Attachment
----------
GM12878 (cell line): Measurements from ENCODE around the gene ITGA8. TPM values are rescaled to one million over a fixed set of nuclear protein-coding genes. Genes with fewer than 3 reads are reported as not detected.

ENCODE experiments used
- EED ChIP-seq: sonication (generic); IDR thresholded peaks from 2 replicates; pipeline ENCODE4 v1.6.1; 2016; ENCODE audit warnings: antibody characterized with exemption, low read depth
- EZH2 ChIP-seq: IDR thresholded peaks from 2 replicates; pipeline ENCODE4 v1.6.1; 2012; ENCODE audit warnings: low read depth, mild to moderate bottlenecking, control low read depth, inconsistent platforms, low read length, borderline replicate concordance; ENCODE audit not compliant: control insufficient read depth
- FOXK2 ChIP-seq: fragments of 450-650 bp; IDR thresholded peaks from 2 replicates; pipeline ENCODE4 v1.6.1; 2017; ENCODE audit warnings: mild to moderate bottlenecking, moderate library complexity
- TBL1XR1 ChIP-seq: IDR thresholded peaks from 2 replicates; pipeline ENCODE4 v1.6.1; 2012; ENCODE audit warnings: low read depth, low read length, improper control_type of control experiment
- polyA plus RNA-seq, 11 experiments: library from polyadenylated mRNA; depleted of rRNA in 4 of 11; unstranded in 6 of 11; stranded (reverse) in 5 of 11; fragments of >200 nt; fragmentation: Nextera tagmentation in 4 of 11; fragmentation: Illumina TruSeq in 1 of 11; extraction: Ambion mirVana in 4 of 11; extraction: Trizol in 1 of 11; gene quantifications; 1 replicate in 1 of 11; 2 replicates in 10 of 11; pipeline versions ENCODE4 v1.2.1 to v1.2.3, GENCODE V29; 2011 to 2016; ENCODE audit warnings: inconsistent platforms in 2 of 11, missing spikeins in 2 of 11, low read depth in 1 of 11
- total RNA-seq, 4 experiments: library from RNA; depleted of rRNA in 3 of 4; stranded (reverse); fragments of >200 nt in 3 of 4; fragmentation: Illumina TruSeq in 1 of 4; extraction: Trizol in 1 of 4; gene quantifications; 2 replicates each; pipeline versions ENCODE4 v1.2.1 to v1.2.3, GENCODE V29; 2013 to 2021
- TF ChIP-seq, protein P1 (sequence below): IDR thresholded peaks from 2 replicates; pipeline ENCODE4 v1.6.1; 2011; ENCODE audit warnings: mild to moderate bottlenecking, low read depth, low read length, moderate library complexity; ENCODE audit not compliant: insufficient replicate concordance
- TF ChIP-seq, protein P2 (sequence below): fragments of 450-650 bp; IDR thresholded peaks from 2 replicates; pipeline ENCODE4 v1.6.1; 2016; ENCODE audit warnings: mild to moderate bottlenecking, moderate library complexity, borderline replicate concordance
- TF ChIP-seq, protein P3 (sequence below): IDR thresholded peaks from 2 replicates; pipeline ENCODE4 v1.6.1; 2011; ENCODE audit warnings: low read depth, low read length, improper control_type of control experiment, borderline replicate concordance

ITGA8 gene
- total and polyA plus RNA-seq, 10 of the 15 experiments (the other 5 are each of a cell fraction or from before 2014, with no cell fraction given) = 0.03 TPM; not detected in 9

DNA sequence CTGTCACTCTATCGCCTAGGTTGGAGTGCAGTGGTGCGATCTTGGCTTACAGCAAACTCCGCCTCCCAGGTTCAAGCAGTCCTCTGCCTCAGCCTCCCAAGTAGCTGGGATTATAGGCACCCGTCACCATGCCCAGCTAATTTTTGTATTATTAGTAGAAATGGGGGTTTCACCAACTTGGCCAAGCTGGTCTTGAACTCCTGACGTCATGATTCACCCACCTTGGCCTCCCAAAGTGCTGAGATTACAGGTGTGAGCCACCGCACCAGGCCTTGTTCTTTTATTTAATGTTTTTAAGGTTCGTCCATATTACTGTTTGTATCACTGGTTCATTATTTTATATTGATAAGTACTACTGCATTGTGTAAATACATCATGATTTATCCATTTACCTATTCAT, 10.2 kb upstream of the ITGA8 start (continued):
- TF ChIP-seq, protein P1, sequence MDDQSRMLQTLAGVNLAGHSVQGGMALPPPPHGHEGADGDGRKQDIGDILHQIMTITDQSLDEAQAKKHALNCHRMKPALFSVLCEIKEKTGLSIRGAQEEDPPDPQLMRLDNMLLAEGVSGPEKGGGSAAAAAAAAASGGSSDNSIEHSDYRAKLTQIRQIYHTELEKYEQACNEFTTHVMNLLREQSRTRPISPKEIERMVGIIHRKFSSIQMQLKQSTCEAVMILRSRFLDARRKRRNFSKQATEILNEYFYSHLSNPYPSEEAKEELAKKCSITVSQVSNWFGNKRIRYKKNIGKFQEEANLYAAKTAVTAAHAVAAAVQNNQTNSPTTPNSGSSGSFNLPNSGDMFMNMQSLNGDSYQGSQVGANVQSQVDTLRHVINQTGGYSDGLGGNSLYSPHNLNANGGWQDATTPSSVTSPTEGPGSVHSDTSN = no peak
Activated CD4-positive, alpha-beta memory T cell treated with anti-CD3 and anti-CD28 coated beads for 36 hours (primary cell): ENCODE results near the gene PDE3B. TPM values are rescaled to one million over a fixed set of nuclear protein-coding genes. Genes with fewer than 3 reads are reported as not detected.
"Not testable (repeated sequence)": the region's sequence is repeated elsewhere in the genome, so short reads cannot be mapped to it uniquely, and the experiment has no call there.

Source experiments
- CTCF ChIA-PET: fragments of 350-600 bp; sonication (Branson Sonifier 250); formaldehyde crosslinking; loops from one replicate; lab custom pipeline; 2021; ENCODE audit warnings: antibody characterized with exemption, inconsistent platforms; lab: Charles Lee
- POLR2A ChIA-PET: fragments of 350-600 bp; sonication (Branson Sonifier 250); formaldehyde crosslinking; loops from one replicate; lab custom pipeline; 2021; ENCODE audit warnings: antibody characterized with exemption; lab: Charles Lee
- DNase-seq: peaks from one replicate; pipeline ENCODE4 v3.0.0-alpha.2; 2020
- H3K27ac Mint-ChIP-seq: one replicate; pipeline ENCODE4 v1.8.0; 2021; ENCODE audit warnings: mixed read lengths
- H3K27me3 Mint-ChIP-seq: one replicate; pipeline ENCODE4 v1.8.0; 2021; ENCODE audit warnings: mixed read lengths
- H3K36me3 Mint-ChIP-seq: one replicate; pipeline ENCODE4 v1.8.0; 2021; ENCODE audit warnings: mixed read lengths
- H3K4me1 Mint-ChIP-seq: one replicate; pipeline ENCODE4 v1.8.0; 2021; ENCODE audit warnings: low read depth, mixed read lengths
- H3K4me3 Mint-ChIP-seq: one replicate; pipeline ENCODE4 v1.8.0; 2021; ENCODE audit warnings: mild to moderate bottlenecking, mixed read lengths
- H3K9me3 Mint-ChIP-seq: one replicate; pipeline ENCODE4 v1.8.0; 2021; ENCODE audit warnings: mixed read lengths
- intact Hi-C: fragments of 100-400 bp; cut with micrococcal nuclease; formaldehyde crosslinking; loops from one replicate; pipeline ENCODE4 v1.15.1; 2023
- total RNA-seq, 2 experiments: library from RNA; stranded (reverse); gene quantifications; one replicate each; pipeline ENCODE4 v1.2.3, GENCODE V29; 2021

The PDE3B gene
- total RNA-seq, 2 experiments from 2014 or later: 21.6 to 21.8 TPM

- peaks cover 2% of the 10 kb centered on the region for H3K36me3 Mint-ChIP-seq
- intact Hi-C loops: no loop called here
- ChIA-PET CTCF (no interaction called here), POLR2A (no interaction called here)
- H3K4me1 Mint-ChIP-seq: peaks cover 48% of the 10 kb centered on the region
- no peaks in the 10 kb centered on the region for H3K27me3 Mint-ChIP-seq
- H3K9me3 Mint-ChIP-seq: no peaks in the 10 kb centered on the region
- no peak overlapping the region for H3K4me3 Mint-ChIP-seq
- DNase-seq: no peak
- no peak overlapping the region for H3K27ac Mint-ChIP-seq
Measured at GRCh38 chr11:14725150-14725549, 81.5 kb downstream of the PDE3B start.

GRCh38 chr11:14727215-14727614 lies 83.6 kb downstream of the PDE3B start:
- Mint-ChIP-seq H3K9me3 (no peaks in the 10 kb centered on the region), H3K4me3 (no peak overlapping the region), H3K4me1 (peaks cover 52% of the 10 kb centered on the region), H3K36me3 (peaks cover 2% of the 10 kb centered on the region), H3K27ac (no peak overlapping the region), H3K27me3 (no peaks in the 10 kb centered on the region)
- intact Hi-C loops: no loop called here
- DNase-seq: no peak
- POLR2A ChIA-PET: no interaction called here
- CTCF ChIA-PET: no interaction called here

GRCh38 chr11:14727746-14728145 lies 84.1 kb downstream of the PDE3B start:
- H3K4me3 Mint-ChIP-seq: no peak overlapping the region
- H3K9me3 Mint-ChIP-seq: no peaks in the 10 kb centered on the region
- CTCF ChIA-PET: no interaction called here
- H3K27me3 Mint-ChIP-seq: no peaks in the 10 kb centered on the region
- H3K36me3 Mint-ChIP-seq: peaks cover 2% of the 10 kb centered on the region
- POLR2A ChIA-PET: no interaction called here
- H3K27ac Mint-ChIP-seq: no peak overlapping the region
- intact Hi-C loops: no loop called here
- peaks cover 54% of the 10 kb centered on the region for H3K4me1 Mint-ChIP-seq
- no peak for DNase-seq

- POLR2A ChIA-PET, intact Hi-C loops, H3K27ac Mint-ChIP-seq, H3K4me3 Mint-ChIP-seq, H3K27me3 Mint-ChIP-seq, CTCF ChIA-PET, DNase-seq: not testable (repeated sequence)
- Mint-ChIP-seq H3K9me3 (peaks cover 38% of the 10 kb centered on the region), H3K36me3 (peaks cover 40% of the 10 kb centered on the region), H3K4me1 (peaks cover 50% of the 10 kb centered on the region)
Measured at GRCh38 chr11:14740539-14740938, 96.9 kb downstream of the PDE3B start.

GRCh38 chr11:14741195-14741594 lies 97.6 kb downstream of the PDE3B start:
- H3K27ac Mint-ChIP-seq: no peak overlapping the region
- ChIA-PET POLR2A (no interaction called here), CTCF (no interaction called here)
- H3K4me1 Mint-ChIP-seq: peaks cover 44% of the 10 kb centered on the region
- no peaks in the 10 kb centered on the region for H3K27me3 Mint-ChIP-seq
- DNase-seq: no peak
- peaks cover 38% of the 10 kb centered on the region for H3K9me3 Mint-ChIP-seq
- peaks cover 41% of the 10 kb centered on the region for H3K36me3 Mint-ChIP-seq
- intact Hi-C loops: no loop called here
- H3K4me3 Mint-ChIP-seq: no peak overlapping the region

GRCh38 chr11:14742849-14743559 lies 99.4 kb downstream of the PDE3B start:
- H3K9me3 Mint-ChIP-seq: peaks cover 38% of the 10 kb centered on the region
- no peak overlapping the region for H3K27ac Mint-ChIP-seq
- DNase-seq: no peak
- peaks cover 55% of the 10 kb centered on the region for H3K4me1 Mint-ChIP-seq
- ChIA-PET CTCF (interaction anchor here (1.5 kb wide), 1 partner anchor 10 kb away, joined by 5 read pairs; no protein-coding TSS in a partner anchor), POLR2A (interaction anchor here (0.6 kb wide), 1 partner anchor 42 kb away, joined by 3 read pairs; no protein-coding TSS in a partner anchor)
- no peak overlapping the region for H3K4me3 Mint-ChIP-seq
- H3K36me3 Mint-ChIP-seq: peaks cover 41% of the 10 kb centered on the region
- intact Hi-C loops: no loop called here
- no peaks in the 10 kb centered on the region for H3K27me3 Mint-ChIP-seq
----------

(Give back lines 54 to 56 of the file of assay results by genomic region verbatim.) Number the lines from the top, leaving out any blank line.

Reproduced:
- POLR2A ChIA-PET: no interaction called here
- H3K27ac Mint-ChIP-seq: no peak overlapping the region
- intact Hi-C loops: no loop called here